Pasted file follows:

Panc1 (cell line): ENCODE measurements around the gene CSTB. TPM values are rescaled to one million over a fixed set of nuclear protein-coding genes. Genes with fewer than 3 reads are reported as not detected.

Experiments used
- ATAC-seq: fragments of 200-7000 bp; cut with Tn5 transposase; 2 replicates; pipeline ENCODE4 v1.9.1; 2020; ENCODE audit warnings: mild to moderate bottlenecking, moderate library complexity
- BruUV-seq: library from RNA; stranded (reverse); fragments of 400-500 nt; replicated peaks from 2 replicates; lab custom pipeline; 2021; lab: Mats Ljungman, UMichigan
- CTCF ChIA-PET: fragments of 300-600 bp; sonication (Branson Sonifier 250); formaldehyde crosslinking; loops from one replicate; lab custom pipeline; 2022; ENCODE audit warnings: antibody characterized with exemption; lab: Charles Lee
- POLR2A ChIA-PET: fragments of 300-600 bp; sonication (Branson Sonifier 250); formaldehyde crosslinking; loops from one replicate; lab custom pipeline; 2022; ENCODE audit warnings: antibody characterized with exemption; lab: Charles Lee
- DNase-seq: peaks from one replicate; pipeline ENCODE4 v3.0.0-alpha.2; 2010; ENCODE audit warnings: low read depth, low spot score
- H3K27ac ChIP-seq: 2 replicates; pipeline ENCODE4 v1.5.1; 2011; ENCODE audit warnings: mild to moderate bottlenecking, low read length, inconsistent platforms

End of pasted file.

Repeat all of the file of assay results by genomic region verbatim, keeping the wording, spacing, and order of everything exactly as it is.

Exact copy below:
Panc1 (cell line): ENCODE measurements around the gene CSTB. TPM values are rescaled to one million over a fixed set of nuclear protein-coding genes. Genes with fewer than 3 reads are reported as not detected.

Experiments used
- ATAC-seq: fragments of 200-7000 bp; cut with Tn5 transposase; 2 replicates; pipeline ENCODE4 v1.9.1; 2020; ENCODE audit warnings: mild to moderate bottlenecking, moderate library complexity
- BruUV-seq: library from RNA; stranded (reverse); fragments of 400-500 nt; replicated peaks from 2 replicates; lab custom pipeline; 2021; lab: Mats Ljungman, UMichigan
- CTCF ChIA-PET: fragments of 300-600 bp; sonication (Branson Sonifier 250); formaldehyde crosslinking; loops from one replicate; lab custom pipeline; 2022; ENCODE audit warnings: antibody characterized with exemption; lab: Charles Lee
- POLR2A ChIA-PET: fragments of 300-600 bp; sonication (Branson Sonifier 250); formaldehyde crosslinking; loops from one replicate; lab custom pipeline; 2022; ENCODE audit warnings: antibody characterized with exemption; lab: Charles Lee
- DNase-seq: peaks from one replicate; pipeline ENCODE4 v3.0.0-alpha.2; 2010; ENCODE audit warnings: low read depth, low spot score
- H3K27ac ChIP-seq: 2 replicates; pipeline ENCODE4 v1.5.1; 2011; ENCODE audit warnings: mild to moderate bottlenecking, low read length, inconsistent platforms